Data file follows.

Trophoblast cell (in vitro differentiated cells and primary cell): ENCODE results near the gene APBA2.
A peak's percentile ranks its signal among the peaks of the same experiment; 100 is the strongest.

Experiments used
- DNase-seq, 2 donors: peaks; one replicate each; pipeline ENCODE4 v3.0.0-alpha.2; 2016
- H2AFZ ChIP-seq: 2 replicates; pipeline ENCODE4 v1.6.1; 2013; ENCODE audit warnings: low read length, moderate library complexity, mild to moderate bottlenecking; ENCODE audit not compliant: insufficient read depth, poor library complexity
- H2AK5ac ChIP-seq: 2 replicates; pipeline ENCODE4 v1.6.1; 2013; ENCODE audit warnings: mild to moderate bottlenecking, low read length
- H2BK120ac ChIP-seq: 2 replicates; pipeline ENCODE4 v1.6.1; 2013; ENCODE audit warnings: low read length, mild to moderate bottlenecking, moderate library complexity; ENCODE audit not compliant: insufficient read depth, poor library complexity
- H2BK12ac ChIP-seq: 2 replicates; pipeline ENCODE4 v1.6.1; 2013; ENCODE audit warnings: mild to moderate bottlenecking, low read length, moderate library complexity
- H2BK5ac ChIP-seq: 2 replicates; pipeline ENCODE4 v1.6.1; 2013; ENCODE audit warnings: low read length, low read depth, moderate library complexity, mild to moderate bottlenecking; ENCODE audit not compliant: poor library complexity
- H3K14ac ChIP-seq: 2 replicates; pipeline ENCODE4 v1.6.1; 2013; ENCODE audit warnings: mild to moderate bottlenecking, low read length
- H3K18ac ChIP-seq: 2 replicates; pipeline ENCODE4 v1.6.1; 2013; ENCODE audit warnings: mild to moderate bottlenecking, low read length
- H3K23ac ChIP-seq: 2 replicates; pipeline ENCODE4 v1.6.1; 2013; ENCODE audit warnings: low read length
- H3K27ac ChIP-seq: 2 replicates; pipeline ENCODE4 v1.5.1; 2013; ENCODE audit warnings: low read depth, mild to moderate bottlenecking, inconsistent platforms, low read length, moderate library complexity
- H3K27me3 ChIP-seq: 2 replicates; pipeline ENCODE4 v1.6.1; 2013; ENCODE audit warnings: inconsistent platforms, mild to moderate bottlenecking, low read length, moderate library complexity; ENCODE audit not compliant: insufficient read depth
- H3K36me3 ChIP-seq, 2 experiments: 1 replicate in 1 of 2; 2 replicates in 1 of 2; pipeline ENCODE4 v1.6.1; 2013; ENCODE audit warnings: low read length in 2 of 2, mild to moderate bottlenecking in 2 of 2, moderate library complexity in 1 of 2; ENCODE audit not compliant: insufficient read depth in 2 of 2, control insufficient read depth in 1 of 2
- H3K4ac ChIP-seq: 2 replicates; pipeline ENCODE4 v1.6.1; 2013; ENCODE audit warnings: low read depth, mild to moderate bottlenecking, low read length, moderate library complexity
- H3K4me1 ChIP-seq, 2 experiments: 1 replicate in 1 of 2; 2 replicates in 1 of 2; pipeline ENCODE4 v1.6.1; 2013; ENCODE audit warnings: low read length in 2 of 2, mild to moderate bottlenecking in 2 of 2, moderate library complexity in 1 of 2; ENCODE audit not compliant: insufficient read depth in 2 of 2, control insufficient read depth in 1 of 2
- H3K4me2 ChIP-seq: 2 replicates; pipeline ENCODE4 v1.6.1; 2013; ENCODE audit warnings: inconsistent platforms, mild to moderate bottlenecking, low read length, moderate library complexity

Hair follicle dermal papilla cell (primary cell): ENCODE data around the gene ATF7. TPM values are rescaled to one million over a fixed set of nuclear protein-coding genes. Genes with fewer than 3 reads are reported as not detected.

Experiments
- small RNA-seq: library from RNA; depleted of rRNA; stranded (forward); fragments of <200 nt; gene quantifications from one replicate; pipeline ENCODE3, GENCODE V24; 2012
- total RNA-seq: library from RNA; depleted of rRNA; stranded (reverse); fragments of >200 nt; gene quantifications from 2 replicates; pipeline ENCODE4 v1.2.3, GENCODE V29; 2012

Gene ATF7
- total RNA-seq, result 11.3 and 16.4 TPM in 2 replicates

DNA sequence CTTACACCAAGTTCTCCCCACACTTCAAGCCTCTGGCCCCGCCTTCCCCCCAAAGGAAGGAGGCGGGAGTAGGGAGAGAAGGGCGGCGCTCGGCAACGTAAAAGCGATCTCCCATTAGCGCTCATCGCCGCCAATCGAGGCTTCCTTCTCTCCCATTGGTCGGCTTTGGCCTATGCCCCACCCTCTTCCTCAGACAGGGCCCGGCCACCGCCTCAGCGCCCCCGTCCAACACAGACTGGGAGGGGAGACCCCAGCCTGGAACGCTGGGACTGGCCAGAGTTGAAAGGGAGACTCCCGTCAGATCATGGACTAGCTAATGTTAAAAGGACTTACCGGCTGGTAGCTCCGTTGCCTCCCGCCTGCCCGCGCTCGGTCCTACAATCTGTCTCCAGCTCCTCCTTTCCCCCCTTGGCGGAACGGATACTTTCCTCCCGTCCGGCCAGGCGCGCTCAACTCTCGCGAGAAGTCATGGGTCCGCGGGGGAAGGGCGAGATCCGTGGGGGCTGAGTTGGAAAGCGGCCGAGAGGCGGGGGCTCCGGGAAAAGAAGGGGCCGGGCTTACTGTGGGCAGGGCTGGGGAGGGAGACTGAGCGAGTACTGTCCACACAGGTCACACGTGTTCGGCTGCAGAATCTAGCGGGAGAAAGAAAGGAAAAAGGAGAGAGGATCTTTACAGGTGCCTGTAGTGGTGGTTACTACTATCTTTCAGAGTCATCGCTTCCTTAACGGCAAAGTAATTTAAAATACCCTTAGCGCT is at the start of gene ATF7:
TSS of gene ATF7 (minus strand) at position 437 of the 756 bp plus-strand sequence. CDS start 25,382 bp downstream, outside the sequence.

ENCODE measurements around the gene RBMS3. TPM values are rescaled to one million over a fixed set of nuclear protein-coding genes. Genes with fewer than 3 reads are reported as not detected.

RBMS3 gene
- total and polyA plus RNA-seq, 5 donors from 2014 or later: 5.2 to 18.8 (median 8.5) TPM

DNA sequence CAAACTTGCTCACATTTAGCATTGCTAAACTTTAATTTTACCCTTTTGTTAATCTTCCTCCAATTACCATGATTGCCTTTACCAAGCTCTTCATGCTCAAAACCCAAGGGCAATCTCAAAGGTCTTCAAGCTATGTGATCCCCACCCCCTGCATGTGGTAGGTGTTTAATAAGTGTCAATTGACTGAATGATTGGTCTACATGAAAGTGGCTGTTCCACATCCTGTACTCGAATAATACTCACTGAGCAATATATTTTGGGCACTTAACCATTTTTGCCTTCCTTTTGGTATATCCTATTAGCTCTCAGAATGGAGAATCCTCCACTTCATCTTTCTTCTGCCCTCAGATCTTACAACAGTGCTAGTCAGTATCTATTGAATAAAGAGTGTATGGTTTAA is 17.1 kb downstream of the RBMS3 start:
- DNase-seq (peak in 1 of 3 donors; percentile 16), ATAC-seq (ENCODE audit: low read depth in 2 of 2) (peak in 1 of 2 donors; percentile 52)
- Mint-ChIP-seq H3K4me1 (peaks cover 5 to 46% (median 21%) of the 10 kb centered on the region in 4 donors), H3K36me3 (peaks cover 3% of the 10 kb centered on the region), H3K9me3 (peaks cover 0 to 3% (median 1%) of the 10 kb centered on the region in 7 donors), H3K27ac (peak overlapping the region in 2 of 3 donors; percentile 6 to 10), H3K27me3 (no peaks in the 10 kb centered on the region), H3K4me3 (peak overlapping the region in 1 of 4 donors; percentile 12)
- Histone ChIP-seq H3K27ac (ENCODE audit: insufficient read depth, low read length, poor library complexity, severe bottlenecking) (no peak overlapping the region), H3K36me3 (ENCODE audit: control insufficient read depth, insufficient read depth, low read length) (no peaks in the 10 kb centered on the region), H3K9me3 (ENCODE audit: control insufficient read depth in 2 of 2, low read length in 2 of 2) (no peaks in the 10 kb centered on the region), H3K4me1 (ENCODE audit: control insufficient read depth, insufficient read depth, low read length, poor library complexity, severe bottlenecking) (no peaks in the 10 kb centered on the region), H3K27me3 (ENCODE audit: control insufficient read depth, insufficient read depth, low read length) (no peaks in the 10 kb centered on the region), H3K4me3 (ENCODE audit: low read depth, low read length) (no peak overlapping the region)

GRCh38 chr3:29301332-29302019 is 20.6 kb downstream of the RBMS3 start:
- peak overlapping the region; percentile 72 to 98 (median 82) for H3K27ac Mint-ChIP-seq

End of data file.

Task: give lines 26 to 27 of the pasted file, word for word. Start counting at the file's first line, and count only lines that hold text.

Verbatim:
TSS of gene ATF7 (minus strand) at position 437 of the 756 bp plus-strand sequence. CDS start 25,382 bp downstream, outside the sequence.

ENCODE measurements around the gene RBMS3. TPM values are rescaled to one million over a fixed set of nuclear protein-coding genes. Genes with fewer than 3 reads are reported as not detected.